T.G.I.T. T.G! I.T!

(Thank Goodness it’s Thanksgiving. Turkey Gizzards! I’m Thankful!)

By Angela Mazziotta

Welp! Here it is, or depending on your timing, there it went: Thanksgiving Day 2012. Please enjoy my warmest wishes for a pheasant – er, ‘scuse me, pleasant –Día de Turkey or maybe for you it’s a Tofurkey Day. Gobble my happy wishes up and dish out your own, thankyou! Please. You’re welcome. I’m so glad once a year there is a day to remind me and the rest of mankind about manners.

For the most part, Thanksgiving is a no obligation holiday. Aside from deciding whether or not you’re the hostess with the mostest, besides choosing between feasts presented by friends and family, not counting the sweaty palms over the success of your first turkey, massive casserole or dirty dessert, Thanksgiving is easy – it seems to take care of itself. “Did I eat?” check. “Did I drink?” check PLUS. “Did I get merry?” ch-ch-ch-check.

Every year, as this day of days waddles near, I begin to salivate over that predestined menu; I like to picture mouths united across the states with some extra wetness and drool. A few months ago, a friend of mine wanted to make some Thanksgiving menu items for a regular ol’ Tuesday night dinner but worried that it might be too faux pas. It’s funny that cranberry sauce, stuffing, casseroles and turkey seem to belong exclusively to each other for one day a year (and as leftovers for days after). How monogamous!…? It occurred to me that the fall season’s natural harvest must have informed the evolution of the classic Thanksgiving meal we enjoy on the fourth Thursday every November. Sidenote: from 1939 to 1941 Franklin D. Roosevelt moved the holiday to the third Thursday in November. Ya know, to juice up the depressing economy. Frank goodness Franksgiving didn’t catch on – it just doesn’t have the same ring to it! Hungry to learn more about the holiday with turkey and thanks at the center(piece), I investigated and learned a ton, in butterballs.

Maybe not surprisingly, the menu has evolved from the original 1621 autumn harvest feast. For all you Traditional Traceys: let me begin by reassuring you that the pilgrims likely indulged in a little wild turkey (not to be confused with the bourbon I drank in the limo to my high school homecoming). In more abundance at that first celebration might have been wildfowl like duck, geese and (sharp intake of breath) SWAN, as well as seal and lobster. Records indicate that we can thank the Wampanoag guests for bringing five deer to this first feast. White potatoes and sweet potatoes did not arrive until about 50 years later – WHAT?! No mashed taters?! No sweet potato and marshmallow dream casserole? What’s left then? Probably squash, pumpkin, corn, carrots, onions, turnips and garlic. Definitely no pie. Sorry babes.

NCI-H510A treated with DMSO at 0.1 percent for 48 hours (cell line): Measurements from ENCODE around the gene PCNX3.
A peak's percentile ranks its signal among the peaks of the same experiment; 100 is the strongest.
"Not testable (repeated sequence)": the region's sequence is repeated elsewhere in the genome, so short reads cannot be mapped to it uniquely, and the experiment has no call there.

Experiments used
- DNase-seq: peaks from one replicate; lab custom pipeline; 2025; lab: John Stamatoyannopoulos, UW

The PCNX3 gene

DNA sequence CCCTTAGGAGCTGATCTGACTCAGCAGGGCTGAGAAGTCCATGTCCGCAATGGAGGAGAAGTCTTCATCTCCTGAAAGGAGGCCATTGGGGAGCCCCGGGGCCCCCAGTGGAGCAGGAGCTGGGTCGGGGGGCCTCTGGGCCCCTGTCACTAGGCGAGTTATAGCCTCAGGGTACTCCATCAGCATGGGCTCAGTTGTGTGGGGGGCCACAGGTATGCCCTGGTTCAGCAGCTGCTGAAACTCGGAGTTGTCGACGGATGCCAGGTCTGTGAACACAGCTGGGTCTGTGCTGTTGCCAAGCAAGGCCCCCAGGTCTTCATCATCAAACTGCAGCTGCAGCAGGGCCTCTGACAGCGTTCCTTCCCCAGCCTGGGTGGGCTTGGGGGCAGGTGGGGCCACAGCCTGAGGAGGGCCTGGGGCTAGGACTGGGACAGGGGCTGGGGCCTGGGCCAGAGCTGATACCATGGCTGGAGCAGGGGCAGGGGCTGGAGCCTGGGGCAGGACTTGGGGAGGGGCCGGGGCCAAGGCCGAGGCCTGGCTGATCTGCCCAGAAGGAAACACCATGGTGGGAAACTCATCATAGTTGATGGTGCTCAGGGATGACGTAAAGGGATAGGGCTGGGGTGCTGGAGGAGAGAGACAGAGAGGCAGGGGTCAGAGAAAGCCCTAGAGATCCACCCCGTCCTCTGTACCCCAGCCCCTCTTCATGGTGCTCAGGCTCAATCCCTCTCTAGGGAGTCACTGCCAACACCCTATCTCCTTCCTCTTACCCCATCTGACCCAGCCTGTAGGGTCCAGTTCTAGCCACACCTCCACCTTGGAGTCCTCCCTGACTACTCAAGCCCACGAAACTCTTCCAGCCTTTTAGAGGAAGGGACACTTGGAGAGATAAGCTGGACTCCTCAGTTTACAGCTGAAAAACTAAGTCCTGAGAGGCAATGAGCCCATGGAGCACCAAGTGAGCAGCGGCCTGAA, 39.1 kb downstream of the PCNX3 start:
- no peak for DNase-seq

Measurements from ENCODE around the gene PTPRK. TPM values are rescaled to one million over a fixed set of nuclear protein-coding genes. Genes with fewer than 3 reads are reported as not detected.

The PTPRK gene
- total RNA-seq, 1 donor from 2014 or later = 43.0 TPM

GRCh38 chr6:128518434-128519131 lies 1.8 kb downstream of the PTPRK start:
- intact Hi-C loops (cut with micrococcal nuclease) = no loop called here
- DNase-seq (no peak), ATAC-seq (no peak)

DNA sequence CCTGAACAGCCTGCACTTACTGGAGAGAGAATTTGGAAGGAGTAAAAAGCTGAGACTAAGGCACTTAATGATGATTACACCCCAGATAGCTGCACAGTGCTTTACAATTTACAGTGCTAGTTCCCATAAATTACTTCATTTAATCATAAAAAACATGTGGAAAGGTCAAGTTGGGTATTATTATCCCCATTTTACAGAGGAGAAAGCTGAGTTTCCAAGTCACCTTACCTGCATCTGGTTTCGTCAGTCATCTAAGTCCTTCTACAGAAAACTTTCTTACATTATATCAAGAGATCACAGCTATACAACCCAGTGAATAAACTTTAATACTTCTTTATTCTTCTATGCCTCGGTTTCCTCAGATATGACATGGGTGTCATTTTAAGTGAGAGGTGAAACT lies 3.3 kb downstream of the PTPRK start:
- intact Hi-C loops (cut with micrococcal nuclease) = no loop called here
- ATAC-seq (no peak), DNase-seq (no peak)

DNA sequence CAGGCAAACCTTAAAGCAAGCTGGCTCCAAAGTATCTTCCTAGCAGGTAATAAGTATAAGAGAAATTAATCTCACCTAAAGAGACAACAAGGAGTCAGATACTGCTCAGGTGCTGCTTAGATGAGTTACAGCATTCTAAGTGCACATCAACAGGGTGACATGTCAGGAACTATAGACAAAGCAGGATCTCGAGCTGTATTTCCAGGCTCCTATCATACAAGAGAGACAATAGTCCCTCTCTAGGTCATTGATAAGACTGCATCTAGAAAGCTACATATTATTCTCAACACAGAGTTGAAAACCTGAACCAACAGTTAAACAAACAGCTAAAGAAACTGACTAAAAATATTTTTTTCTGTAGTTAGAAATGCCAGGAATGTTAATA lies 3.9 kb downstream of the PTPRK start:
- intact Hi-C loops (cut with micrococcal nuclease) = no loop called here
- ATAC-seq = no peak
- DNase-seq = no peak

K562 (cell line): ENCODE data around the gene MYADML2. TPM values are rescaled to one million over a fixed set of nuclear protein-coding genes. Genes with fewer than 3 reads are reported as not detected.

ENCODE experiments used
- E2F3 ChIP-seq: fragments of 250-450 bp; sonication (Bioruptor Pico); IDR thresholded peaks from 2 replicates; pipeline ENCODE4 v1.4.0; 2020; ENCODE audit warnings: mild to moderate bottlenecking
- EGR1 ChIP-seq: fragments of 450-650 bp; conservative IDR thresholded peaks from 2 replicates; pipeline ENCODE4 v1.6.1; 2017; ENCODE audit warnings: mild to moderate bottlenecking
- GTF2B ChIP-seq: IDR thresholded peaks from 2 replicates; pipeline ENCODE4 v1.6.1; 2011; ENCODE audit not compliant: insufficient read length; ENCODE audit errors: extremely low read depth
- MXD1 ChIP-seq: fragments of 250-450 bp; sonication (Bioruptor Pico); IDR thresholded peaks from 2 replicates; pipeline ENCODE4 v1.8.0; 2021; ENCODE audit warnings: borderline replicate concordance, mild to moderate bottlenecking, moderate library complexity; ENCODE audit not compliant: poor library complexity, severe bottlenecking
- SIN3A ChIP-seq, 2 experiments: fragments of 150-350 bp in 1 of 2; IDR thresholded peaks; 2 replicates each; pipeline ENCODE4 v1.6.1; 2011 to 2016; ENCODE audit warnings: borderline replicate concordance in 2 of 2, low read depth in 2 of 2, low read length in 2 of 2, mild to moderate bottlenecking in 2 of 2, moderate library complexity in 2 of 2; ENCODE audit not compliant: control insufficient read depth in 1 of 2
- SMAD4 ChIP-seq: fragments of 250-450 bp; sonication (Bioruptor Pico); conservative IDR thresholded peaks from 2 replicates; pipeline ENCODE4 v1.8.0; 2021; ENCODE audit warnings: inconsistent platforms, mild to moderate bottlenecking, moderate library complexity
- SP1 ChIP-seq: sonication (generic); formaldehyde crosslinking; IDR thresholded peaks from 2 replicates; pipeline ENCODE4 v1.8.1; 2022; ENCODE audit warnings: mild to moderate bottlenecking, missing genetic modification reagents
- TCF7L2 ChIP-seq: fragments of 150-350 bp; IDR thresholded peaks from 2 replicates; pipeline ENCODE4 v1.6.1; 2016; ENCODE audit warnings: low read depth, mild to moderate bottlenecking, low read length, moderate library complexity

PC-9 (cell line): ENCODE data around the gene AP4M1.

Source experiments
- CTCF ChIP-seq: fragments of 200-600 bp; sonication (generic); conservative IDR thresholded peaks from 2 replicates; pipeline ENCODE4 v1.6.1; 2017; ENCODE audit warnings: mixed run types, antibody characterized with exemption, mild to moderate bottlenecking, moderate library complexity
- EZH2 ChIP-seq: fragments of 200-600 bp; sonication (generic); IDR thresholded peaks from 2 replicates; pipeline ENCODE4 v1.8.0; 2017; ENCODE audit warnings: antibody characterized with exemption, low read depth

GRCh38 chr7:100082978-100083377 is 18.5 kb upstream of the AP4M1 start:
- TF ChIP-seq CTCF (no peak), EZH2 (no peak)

Fast forward to the early-19thcentury and meet Sarah Josepha Hale. On her resuméyou’ll find Author of famous nursery rhyme, “Mary Had a Little Lamb”,Editor of popular women’s magazine, “Godey’s Lady’s Book,” and Petitioned for 36 years and to 13 presidents to make Thanksgiving an official holiday. Damn girl, you’re hired! Honest Abe gobbled every morsel of Hale’s perfectly poached presumption that the holiday could unite the country in the midst of the Civil War. In 1863, President Lincoln made Thanksgiving a national holiday. Hale went on to publish Thanksgiving recipes in several cookbooks and in Godey’s Lady’s Book. She is literally the “Mother of Thanksgiving Dinner” as we know it today.

Now that I’ve satisfied your knowledge craving, I’ll end with this made-up sentiment: Whether you’re a veggie, meat-head, athlete, couch potato, dancer, opera singer, business man/woman, etc., I hope you commune with all your favorite people and stuff yourself into slumber that feels like 100 years. Happy Thanksgiving to you and yours.

P.S. Please consider signing the petition below proposing a 2nd Thanksgiving within a year, during the spring. We could come up with a completely different codified menu with fresh ingredients unique to the spring season. Imagine recipes made with: sardines, halibut, calamari, eggs and more eggs, artisan cheese, lamb, hare (was that you, Easter Bunny?), artichokes, asparagus, mushrooms, brussels sprouts (don’t make that face; and yes there is an ‘s’ at the end of brussels), apricots, blueberries, raspberries, strawberries and rhubarb! Lions and tigers and bears, OH MY (just kidding about those last guys, guys).

1. Angela Mazziotta

2. Ghost of Sarah Josepha Hale